My father burned alive after tank fire" - Mariupol resident recalls life under Russian occupation
Mariupol resident recalls life under Russian occupation
The Russian authorities have announced the establishment of full control over Mariupol. The fighting for the coastal city lasted almost three months, tens of thousands of people died, and almost all buildings in Mariupol were destroyed. 40-year-old Svetlana Kirillova spent three weeks in the basement with her husband and two children, the family survived by collecting rainwater. Her elderly parents died two weeks apart. “Spectrum” recorded Kirillova’s story.
“They bombed the airport, and the house began to shake”
I have been living in Mariupol for my entire life. Before the war, my husband and I and our two sons (aged 9 and 15) lived on the ninth floor of an apartment building in the Cheryomushki area, near the port. Our area was located near the former airport of Mariupol, although it is not operational, they started the bombing of the city from there.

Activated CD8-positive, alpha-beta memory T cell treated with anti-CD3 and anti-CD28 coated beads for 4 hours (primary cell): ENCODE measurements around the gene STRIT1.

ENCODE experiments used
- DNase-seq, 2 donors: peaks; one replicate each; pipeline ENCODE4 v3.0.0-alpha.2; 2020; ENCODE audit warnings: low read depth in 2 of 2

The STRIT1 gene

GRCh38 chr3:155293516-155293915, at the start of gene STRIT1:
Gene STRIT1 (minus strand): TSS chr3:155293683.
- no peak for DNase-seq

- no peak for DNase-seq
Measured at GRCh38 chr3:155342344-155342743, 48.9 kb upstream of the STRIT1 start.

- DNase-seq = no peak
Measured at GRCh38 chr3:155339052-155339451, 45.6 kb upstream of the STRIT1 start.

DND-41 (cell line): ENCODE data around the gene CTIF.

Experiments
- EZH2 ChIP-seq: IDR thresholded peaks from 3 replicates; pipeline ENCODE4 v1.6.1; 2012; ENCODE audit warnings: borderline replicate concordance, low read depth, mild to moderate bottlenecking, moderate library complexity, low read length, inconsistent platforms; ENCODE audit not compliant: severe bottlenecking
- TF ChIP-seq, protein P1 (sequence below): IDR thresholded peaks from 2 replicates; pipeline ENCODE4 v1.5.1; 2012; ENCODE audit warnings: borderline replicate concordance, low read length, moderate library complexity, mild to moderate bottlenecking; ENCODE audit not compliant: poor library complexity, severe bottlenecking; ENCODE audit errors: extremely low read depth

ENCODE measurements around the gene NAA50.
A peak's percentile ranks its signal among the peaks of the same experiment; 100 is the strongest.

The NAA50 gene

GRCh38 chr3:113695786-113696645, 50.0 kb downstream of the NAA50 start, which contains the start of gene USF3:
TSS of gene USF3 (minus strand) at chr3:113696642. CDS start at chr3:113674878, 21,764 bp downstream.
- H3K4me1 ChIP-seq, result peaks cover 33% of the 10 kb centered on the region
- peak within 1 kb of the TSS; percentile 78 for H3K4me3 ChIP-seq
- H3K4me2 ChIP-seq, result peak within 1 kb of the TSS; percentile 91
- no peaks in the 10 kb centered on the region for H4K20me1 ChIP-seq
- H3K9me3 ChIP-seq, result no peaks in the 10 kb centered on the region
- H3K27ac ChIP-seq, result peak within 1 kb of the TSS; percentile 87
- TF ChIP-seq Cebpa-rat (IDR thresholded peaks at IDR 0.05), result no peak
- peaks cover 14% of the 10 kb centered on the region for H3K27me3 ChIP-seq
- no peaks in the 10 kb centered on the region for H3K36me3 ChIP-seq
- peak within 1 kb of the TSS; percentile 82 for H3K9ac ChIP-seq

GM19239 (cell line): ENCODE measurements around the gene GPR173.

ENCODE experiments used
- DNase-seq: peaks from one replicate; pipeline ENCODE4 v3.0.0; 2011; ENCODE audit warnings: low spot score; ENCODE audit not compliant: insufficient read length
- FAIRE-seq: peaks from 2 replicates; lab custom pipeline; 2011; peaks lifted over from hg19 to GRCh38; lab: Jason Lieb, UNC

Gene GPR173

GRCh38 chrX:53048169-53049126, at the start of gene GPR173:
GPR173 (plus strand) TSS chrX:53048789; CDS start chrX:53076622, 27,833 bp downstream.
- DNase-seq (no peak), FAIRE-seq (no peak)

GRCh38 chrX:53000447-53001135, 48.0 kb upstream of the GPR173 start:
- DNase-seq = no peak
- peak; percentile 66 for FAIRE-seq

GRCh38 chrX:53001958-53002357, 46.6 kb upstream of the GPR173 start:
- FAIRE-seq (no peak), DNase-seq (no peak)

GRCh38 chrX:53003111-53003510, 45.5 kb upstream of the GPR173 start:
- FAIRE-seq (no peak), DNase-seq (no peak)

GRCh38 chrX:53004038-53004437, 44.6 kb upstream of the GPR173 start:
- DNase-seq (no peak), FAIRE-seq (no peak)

On the morning of February 24, shelling began, and our house began to shake. My husband worked the night shift, and my eldest son woke up first and read on the Internet that the war had begun. We were in a panic, ran out of the house, I only managed to take our passports and birth certificates of children. No diploma, no documents for the apartment, no cards. It was very scary to stay there. I was the chairman of OSMD (Association of co-owners of an apartment building – approx. “Spectra”) of our apartment bloc, so together with assistants we quickly went to buy water and prepare a basement for sheltering people. Of course, we often heard in the news about a possible attack, but did not want to believe it and did not realize how large-scale it would be. Nobody could have imagined it!